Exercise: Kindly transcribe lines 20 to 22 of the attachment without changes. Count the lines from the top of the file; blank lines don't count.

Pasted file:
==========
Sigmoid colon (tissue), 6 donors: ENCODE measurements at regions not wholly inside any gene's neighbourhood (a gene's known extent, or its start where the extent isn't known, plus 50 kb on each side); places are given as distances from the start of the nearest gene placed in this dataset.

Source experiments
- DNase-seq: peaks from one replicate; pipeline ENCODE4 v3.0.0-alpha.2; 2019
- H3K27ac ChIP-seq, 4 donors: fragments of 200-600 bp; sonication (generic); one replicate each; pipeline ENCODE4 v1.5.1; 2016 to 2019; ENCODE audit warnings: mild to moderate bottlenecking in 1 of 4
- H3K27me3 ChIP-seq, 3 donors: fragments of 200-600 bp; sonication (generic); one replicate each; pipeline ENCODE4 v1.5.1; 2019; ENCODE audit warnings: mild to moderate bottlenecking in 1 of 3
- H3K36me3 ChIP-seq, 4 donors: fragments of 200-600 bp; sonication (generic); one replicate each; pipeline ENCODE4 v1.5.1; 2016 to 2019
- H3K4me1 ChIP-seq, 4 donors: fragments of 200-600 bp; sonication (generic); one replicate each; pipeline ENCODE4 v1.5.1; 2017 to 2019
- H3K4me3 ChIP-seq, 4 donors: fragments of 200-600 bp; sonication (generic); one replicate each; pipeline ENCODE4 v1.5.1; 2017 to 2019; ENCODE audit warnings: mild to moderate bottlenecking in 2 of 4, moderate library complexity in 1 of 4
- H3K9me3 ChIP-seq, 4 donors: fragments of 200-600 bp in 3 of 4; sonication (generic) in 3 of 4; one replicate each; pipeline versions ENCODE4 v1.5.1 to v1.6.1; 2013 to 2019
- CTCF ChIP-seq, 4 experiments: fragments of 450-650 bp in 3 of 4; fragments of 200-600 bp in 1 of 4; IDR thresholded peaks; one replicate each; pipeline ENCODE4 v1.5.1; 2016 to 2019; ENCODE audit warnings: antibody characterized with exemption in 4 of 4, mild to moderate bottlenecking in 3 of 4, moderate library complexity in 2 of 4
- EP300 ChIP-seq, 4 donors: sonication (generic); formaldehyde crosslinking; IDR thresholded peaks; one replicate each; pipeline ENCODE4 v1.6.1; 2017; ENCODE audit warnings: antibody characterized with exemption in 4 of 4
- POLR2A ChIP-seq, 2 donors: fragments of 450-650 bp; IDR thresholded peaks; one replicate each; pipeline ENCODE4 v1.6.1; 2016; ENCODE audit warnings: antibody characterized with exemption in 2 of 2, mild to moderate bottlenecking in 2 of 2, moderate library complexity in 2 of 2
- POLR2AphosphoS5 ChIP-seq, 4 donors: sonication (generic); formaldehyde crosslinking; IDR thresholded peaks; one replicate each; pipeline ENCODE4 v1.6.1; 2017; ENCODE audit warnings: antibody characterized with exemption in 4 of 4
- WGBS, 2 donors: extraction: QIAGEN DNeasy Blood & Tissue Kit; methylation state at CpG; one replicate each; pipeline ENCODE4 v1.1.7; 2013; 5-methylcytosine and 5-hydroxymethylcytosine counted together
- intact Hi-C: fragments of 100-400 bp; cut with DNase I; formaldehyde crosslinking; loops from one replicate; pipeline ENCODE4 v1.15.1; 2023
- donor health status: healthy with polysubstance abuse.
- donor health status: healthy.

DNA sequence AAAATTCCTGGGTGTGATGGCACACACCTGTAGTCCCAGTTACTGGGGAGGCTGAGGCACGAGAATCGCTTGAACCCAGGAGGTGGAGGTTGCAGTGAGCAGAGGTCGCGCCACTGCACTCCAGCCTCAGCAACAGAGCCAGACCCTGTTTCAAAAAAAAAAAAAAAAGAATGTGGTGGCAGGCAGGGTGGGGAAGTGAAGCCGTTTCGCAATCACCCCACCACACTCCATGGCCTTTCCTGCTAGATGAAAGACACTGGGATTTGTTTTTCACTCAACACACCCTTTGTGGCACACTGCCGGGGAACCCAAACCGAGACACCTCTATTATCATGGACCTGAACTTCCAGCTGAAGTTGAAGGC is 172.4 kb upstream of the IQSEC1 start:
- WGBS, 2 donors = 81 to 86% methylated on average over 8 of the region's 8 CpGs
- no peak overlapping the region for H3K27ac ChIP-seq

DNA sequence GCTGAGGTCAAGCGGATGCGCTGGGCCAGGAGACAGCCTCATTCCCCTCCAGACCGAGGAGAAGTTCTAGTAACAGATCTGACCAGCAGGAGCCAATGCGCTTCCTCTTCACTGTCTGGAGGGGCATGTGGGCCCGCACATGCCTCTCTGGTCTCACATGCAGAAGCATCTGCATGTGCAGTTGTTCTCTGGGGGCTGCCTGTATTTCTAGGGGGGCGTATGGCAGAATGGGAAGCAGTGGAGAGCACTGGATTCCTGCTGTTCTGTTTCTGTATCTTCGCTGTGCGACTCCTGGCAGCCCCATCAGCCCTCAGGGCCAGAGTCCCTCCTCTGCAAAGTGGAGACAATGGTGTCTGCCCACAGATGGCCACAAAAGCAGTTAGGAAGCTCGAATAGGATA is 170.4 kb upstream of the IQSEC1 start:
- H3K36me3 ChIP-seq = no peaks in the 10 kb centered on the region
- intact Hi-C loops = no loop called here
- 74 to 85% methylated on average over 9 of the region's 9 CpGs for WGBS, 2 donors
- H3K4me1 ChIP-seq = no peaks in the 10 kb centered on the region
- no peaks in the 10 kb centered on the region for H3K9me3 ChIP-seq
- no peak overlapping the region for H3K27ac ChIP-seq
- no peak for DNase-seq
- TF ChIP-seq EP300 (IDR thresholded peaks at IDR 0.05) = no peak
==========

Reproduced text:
- no peak overlapping the region for H3K27ac ChIP-seq

DNA sequence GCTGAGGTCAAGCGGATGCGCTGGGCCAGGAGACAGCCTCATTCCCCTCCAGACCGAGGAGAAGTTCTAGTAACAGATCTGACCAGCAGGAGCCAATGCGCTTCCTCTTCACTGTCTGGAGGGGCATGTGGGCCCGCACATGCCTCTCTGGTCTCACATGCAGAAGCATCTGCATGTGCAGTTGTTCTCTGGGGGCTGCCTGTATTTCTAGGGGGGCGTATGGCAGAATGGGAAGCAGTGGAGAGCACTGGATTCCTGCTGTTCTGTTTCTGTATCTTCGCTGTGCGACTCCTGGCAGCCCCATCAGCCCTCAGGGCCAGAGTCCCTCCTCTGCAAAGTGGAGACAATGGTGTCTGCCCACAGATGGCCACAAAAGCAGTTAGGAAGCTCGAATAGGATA is 170.4 kb upstream of the IQSEC1 start:
- H3K36me3 ChIP-seq = no peaks in the 10 kb centered on the region